“As a kid I was always told that I couldn’t be an athlete and a vegetarian, and I like to show that that’s a myth." - Jake Shields
Throughout his life, Jake Shields heard about everything he couldn’t do as a vegetarian in the sports world. He never wavered though. Instead, he just kept piling up accolades: All-American recognition as a wrestler at Cuesta College, a jiu-jitsu black belt, and MMA titles in a number of organizations, including Strikeforce, EliteXC, and Shooto.
Today, he’s a UFC welterweight contender, and those people talking about his diet have gone silent, instead giving way to praise from the organization PETA2 (the young adult branch of the animal rights organization), which honored Shields in 2010 with a Libby Award as the year’s Most Animal-Friendly Athlete, beating out Strikeforce contender KJ Noons, New York Knicks star Amar’e Stoudemire, and WNBA standout Candace Parker.
“They heard I was a lifelong vegetarian, so they wanted to do some work with me,” said Shields of his initial work with the group. “And I’m a lover of animals, so I agreed and I’ve done some small campaigns and stuff.”
Now he’s looking to make it two in a row, as he’s up for the award again, this time squaring off against NFL running back Willis McGahee, Phillies second baseman Chase Utley, and WWE wrestler Daniel Bryan. But beyond awards, this is a cause close to the 32-year old’s heart.
“I think it’s important,” he said. “As a kid I was always told that I couldn’t be an athlete and a vegetarian, and I like to show that that’s a myth. I’ve been a lifelong vegetarian and a successful athlete, and it’s good to show people an alternative. I’ve never been a preachy type person and I’m never gonna tell people what they should and shouldn’t do. But I like to be an example for people that are interested in that lifestyle, and let them know that they can, because so many people have the opposite impression.”
Classifying himself as a vegetarian even though he tries to eat mostly vegan, Shields has maintained this lifestyle throughout his life, which can’t be easy, especially when you’re growing up and your buddies are all running to the local fast food spot for a bite to eat.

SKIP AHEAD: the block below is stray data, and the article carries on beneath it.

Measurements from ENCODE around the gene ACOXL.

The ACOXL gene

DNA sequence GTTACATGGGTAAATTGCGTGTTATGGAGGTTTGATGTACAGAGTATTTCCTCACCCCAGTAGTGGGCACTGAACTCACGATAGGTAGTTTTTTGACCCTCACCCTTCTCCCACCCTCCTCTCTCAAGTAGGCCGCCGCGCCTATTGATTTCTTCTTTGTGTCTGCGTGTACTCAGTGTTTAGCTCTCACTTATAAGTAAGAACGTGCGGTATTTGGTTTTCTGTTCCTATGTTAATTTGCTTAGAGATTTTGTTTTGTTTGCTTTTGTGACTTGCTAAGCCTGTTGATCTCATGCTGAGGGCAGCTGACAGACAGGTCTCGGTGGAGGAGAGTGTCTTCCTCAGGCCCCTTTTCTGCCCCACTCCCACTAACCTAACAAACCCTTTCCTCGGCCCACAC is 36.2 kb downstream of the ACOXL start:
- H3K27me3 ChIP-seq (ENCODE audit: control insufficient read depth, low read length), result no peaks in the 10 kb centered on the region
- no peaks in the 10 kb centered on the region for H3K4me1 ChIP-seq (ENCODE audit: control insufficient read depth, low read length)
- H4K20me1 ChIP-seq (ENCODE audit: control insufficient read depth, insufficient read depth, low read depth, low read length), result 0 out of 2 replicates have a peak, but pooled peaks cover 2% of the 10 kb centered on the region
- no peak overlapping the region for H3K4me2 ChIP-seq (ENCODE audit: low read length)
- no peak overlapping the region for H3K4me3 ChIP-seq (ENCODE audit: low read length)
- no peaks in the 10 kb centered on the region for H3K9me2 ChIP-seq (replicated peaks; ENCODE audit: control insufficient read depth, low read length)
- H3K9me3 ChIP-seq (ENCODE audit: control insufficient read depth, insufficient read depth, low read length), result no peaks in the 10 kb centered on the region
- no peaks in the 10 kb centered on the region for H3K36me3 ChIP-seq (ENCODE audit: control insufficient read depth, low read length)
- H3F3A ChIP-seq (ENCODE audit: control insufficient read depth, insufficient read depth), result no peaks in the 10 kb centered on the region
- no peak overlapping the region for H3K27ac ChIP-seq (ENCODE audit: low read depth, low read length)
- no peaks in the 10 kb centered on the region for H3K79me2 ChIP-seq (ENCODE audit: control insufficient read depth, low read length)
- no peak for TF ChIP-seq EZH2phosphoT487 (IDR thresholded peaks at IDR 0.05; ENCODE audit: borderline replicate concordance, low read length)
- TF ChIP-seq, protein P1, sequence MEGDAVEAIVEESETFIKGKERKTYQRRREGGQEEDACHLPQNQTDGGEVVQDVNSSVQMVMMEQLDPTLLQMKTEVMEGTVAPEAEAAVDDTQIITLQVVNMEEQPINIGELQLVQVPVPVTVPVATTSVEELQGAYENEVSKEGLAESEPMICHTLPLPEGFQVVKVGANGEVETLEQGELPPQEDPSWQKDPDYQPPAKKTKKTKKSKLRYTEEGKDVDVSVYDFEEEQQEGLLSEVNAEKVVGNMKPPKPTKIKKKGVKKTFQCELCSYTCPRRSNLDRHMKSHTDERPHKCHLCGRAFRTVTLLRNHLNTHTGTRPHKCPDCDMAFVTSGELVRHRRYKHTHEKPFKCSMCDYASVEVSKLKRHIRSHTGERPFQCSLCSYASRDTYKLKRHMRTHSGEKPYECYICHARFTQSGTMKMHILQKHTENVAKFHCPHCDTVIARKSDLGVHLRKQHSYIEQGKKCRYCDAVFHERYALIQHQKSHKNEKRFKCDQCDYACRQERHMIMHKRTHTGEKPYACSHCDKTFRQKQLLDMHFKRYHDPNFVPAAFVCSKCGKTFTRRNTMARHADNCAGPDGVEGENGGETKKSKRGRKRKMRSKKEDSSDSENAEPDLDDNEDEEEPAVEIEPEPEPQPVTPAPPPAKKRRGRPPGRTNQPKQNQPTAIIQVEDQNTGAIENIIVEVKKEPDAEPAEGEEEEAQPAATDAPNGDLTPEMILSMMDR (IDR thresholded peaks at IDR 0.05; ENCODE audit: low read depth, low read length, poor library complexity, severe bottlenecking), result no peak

“I just wouldn’t eat, or I would find something else to eat,” said Shields, who also admits to never eating an entire steak.
“I’ve had a couple bites once or twice in my life, but I’ve never really eaten it,” he said. “Actually I got sick. In my opinion meat’s really hard on the body, so my body didn’t react good to it.”
He wouldn’t change a thing though.
“You just get used to it and it becomes easy,” he said. “When you first switch it would be hard, but once you get used to it, it becomes easy.”
Easy wouldn’t be the way he would describe 2011, a year in which he not only lost back-to-back bouts against Georges St-Pierre and Jake Ellenberger (breaking a 15 fight winning streak), but lost his father Jack, who sadly passed away in August at the age of 67. Despite his dad's passing, Shields courageously went on with the Ellenberger fight just a few weeks later, only to get stopped in the first round.
“It’s just one of those things,” he said. “I got a little anxious out there and kinda walked into a knee, and it could have happened at any time. Obviously, things possibly could have been different, you just never know. Jake’s a good power puncher and one of those guys you make one mistake and you can walk into something.”
Undeterred, Shields will get his chance to rebound early in the New Year, as he will travel to Japan to take on Yoshihiro Akiyama at UFC 144 in February. Having fought three times in the Land of the Rising Sun on 2004-04, he’s got an edge on some of his peers who have never competed there, but that doesn’t mean it’s any easier.
“It’s tough dealing with a long flight, and being vegetarian, it’s hard finding food to eat over there, but it’s one of those things you just deal with,” said Shields, who will be welcoming Akiyama to the welterweight division for the first time.
“He’s a tough guy and I’m not taking him lightly,” said Shields of Akiyama. “He’s coming off a couple losses, but he’s lost to good competition and he’s had some close fights with some top fighters, so I’m taking him really seriously. He’s a phenomenal judo guy, possibly the best judo guy in the sport, and he’s also got heavy hands. I haven’t had a chance to study his tape yet, but I’m gonna start breaking that down and coming up with a game plan.”
It’s the kickoff to a year he can’t wait for.
“It (2011) has definitely been a tough year, but I’m hoping to bounce back and be a lot stronger in 2012.”
To vote for Jake Shields for the 2011 Libby Award as Most Animal Friendly Athlete, click here. Voting closes on December 23